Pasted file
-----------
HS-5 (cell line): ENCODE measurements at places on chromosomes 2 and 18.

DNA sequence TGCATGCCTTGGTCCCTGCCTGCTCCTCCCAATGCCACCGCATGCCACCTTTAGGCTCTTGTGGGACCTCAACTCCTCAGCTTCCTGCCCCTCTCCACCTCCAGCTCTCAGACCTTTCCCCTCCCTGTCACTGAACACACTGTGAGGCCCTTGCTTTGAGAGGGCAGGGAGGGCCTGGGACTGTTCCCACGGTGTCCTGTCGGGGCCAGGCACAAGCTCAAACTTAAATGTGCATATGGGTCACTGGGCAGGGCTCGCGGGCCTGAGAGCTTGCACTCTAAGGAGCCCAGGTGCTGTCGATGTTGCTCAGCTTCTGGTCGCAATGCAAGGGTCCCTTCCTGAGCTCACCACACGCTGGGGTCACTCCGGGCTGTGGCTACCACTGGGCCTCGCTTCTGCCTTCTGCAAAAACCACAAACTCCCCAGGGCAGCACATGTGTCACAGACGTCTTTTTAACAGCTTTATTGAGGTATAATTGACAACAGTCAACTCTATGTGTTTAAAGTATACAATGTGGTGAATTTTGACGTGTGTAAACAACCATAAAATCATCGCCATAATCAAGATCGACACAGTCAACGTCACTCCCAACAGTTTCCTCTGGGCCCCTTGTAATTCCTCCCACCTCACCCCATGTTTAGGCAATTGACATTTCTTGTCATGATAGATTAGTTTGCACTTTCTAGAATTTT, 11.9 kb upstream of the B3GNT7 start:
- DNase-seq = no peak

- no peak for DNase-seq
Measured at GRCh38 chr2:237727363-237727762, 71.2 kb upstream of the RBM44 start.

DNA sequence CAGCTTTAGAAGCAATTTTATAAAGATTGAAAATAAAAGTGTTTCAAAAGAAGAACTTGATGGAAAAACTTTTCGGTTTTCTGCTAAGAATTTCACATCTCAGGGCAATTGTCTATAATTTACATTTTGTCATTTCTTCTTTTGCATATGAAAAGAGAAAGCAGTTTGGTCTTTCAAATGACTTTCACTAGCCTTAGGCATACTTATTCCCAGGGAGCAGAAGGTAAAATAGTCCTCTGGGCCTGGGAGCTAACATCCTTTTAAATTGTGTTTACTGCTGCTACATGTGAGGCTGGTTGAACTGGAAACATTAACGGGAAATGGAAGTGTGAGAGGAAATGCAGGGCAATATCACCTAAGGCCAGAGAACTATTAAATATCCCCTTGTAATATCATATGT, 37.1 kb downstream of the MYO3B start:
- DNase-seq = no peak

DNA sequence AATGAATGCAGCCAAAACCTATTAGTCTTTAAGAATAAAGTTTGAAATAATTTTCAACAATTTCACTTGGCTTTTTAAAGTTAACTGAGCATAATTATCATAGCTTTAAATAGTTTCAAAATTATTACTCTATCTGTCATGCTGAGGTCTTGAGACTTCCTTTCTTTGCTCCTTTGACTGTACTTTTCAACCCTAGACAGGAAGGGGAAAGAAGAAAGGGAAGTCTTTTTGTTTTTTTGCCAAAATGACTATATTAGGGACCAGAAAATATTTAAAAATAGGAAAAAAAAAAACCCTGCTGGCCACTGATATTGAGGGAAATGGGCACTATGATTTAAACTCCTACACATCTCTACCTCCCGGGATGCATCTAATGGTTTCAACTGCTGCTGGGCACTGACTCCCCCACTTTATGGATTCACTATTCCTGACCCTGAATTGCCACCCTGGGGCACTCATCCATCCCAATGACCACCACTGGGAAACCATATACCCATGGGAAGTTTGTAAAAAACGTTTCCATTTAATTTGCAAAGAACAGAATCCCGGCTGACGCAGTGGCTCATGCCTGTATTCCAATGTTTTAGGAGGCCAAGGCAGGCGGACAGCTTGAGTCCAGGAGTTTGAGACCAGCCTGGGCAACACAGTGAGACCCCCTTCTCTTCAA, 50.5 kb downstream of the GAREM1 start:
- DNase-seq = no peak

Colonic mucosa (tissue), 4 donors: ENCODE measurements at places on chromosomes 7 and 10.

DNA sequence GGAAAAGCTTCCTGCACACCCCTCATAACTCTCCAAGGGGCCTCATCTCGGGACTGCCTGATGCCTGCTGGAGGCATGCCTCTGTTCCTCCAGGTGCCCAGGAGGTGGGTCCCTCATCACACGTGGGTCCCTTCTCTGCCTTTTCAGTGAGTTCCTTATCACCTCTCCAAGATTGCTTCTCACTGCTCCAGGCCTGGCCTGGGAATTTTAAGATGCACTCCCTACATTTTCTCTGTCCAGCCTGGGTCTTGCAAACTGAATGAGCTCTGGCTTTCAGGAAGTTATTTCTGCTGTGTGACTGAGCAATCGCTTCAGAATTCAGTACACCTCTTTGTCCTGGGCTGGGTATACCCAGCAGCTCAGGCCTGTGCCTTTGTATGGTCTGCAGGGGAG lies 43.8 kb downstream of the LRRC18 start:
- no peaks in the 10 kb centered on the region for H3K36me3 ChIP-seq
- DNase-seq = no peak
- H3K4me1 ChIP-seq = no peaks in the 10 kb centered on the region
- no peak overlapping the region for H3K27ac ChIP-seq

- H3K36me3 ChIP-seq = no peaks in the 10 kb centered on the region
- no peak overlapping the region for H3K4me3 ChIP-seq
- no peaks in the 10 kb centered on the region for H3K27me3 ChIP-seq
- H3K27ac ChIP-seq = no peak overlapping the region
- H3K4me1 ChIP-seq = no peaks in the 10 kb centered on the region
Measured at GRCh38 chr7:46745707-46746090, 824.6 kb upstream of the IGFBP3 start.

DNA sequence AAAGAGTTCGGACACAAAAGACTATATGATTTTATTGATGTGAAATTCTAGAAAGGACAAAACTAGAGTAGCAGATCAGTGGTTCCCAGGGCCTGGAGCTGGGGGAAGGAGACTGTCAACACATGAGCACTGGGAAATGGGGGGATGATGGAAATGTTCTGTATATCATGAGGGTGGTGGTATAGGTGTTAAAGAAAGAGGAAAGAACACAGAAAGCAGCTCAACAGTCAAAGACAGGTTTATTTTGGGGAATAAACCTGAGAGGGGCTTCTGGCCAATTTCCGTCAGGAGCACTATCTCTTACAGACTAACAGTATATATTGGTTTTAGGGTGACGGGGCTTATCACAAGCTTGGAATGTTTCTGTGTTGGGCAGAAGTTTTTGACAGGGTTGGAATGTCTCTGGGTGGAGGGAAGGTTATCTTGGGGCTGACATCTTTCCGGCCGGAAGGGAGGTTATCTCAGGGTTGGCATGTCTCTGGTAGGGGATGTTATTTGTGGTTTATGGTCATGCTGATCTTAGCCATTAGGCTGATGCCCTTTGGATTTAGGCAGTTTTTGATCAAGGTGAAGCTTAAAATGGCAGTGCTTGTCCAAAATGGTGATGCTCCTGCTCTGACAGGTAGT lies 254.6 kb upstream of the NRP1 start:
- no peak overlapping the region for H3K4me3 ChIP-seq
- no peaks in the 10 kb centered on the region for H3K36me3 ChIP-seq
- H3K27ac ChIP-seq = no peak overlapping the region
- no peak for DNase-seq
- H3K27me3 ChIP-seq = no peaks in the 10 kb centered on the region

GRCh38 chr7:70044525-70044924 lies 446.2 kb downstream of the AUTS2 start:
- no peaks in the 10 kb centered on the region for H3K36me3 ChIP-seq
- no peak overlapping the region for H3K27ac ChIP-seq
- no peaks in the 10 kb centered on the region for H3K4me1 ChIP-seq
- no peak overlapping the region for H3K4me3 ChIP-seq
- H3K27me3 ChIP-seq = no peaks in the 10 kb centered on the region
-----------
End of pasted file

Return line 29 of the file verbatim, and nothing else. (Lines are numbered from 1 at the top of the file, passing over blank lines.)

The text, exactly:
- no peaks in the 10 kb centered on the region for H3K36me3 ChIP-seq